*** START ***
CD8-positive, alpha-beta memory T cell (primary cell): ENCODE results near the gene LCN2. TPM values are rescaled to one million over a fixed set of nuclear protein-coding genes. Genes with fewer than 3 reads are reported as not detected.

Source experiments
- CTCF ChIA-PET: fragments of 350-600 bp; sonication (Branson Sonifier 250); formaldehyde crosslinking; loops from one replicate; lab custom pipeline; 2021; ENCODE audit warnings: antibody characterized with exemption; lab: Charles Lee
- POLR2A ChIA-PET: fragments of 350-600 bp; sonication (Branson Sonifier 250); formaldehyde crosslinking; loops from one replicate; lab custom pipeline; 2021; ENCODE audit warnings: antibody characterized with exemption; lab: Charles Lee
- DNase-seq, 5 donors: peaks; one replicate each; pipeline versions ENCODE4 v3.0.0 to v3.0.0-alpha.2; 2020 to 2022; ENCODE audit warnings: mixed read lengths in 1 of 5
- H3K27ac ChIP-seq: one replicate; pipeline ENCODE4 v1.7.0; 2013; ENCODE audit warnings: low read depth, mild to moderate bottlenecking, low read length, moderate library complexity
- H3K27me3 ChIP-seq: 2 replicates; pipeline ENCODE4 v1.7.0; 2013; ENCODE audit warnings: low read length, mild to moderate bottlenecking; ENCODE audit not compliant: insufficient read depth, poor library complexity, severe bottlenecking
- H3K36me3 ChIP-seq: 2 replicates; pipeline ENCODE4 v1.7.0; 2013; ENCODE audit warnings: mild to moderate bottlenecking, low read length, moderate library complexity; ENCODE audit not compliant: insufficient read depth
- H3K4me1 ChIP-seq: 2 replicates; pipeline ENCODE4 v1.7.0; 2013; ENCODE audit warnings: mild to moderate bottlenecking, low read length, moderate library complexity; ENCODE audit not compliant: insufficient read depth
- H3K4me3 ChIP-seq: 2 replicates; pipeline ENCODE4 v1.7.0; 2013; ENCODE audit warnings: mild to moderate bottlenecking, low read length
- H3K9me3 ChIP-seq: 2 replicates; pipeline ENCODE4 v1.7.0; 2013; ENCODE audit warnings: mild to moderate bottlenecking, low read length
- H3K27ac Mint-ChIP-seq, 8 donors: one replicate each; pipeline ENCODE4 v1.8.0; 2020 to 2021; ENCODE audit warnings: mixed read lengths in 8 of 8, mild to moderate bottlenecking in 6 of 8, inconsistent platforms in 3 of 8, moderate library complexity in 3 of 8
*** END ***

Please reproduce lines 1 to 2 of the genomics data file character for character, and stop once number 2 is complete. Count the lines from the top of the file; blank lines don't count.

CD8-positive, alpha-beta memory T cell (primary cell): ENCODE results near the gene LCN2. TPM values are rescaled to one million over a fixed set of nuclear protein-coding genes. Genes with fewer than 3 reads are reported as not detected.

Source experiments